Also in this embodiment earthed guard rings can additionally be provided in a similar arrangement to that shown in FIG. 7.

FIG. 5 shows a still further embodiment of the present invention. In this embodiment the versatility of the invention is illustrated in that the heater is used as a heater for tanks of liquid, as used in plating or phosphating baths. Conventionally heat exchanges are used for this application but these are subject to considerable fouling.

The vessel 42 is composed of a vessel body 42a and a vessel top plate 42b, and is suspended in a tank 49 of liquid. The electrodes 41 project through the top plate 2b into the vessel 42, and are connected to a three phase power supply 55 by wires 45.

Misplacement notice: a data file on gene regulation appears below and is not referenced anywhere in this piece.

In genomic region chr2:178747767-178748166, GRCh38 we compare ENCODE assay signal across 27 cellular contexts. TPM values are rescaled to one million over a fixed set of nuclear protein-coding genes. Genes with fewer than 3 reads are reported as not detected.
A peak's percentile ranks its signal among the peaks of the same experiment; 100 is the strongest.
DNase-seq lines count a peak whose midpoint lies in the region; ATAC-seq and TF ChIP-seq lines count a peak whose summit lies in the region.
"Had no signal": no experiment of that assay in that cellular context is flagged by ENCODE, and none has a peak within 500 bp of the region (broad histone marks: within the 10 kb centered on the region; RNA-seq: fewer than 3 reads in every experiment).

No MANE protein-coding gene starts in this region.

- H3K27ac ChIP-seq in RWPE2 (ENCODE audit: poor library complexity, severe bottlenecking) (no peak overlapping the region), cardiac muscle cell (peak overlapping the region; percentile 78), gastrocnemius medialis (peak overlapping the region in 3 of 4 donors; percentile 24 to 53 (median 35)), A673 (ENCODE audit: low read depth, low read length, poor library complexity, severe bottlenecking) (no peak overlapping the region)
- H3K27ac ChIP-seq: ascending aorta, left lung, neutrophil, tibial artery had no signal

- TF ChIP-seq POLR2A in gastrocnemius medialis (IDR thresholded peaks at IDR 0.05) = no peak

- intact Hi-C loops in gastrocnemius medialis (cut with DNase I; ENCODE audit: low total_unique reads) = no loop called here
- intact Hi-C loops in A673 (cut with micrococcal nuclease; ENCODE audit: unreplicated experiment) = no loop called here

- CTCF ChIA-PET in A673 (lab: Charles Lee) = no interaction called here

There is no outlet port provided in the top plate 42b as in the previous embodiments. Instead there is an outlet pipe 48 provided within the vessel 42 to allow fluid at the top of the vessel 42 to be output through the wall of the vessel body 42a.

In the outlet pipe 48 and the inlet port 50 two sets of guard rings are provided 43 and 44. The guard rings nearest the electrodes are the neutral guard rings 43 whilst those furthest away are the earth guard rings.

In this embodiment of the invention circulation of the fluid is provided for by thermal siphoning, in that the circulation occurs due to the decrease in density of the fluid as its temperature rises. Therefore as the temperature of the fluid in the vessel increases it rises up to the outlet pipe 48 and is replaced at the inlet port 50 by cooler fluid.

A further feature is also illustrated in this embodiment. An earthed metal clad thermocouple 47 is used to measure the temperature of the fluid leaving the heater. The use of this is possible since the axis at the outlet pipe 48 is maintained at or near neutral potential as hereinbefore mentioned.